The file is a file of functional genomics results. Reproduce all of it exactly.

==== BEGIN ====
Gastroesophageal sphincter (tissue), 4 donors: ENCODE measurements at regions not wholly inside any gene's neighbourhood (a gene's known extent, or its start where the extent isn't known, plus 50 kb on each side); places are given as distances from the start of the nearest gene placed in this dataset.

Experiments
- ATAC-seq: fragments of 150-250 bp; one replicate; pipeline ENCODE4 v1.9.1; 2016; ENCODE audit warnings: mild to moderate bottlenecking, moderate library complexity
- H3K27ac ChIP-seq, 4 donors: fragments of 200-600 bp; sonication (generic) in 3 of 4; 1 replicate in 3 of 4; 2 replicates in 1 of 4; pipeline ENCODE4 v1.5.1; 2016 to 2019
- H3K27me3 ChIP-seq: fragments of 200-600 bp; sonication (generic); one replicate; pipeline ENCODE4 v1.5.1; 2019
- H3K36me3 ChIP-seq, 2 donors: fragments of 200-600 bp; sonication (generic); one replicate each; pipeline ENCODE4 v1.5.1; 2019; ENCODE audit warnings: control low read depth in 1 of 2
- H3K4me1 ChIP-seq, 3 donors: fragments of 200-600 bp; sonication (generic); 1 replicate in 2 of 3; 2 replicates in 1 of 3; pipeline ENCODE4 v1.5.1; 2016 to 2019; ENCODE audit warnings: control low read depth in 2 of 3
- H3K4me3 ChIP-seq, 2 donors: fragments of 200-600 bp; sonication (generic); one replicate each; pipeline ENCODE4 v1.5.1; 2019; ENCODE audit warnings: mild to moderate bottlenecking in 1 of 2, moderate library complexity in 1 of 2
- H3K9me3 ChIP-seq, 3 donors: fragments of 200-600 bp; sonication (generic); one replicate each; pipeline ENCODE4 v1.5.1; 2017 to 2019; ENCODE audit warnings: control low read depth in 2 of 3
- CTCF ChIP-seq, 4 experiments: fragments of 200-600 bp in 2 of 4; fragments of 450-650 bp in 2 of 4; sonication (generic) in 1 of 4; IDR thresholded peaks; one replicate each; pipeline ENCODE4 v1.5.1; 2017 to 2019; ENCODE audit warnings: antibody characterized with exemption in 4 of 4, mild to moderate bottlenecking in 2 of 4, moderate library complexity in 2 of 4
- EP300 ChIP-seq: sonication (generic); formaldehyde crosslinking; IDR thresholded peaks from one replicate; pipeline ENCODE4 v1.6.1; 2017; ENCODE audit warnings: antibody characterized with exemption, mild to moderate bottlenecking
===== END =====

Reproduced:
Gastroesophageal sphincter (tissue), 4 donors: ENCODE measurements at regions not wholly inside any gene's neighbourhood (a gene's known extent, or its start where the extent isn't known, plus 50 kb on each side); places are given as distances from the start of the nearest gene placed in this dataset.

Experiments
- ATAC-seq: fragments of 150-250 bp; one replicate; pipeline ENCODE4 v1.9.1; 2016; ENCODE audit warnings: mild to moderate bottlenecking, moderate library complexity
- H3K27ac ChIP-seq, 4 donors: fragments of 200-600 bp; sonication (generic) in 3 of 4; 1 replicate in 3 of 4; 2 replicates in 1 of 4; pipeline ENCODE4 v1.5.1; 2016 to 2019
- H3K27me3 ChIP-seq: fragments of 200-600 bp; sonication (generic); one replicate; pipeline ENCODE4 v1.5.1; 2019
- H3K36me3 ChIP-seq, 2 donors: fragments of 200-600 bp; sonication (generic); one replicate each; pipeline ENCODE4 v1.5.1; 2019; ENCODE audit warnings: control low read depth in 1 of 2
- H3K4me1 ChIP-seq, 3 donors: fragments of 200-600 bp; sonication (generic); 1 replicate in 2 of 3; 2 replicates in 1 of 3; pipeline ENCODE4 v1.5.1; 2016 to 2019; ENCODE audit warnings: control low read depth in 2 of 3
- H3K4me3 ChIP-seq, 2 donors: fragments of 200-600 bp; sonication (generic); one replicate each; pipeline ENCODE4 v1.5.1; 2019; ENCODE audit warnings: mild to moderate bottlenecking in 1 of 2, moderate library complexity in 1 of 2
- H3K9me3 ChIP-seq, 3 donors: fragments of 200-600 bp; sonication (generic); one replicate each; pipeline ENCODE4 v1.5.1; 2017 to 2019; ENCODE audit warnings: control low read depth in 2 of 3
- CTCF ChIP-seq, 4 experiments: fragments of 200-600 bp in 2 of 4; fragments of 450-650 bp in 2 of 4; sonication (generic) in 1 of 4; IDR thresholded peaks; one replicate each; pipeline ENCODE4 v1.5.1; 2017 to 2019; ENCODE audit warnings: antibody characterized with exemption in 4 of 4, mild to moderate bottlenecking in 2 of 4, moderate library complexity in 2 of 4
- EP300 ChIP-seq: sonication (generic); formaldehyde crosslinking; IDR thresholded peaks from one replicate; pipeline ENCODE4 v1.6.1; 2017; ENCODE audit warnings: antibody characterized with exemption, mild to moderate bottlenecking